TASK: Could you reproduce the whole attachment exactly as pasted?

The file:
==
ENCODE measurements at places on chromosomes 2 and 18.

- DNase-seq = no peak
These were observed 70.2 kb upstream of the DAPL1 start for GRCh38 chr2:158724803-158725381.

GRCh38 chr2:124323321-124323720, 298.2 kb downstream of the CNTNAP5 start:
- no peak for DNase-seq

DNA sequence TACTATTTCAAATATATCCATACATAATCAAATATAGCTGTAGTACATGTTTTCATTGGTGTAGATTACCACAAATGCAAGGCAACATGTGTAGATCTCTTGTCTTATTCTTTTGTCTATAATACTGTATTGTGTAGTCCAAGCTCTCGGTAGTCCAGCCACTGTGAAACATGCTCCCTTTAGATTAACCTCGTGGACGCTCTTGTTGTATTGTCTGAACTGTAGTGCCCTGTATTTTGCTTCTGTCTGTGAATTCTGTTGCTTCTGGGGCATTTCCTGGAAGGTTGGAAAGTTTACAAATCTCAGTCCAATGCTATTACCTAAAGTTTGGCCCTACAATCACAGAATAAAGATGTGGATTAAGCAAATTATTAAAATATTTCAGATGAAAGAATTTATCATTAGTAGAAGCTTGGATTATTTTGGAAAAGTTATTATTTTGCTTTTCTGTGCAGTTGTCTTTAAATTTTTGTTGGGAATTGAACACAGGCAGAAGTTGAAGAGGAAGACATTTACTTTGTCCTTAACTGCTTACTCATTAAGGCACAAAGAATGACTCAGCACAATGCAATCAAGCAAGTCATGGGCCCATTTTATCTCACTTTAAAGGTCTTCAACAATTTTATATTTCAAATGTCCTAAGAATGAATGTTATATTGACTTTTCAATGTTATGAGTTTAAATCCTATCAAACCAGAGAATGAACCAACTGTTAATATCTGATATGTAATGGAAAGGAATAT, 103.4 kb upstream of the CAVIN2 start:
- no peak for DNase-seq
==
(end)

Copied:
ENCODE measurements at places on chromosomes 2 and 18.

- DNase-seq = no peak
These were observed 70.2 kb upstream of the DAPL1 start for GRCh38 chr2:158724803-158725381.

GRCh38 chr2:124323321-124323720, 298.2 kb downstream of the CNTNAP5 start:
- no peak for DNase-seq

DNA sequence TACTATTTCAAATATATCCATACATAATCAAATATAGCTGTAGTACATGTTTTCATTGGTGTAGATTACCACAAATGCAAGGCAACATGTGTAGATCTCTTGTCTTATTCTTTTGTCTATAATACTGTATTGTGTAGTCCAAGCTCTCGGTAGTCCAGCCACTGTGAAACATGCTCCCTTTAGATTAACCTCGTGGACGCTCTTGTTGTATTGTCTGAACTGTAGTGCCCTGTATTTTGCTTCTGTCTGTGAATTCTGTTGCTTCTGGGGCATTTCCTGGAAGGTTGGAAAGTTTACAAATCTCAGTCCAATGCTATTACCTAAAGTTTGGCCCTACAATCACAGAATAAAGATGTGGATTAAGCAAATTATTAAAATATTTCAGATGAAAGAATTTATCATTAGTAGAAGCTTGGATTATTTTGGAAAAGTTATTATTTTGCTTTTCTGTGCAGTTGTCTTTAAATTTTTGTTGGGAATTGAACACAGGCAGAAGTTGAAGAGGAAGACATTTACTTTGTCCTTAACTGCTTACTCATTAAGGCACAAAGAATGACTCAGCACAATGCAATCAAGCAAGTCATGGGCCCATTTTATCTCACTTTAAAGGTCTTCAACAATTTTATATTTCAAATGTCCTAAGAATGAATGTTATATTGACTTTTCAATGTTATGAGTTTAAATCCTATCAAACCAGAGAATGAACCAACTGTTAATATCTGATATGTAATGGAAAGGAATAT, 103.4 kb upstream of the CAVIN2 start:
- no peak for DNase-seq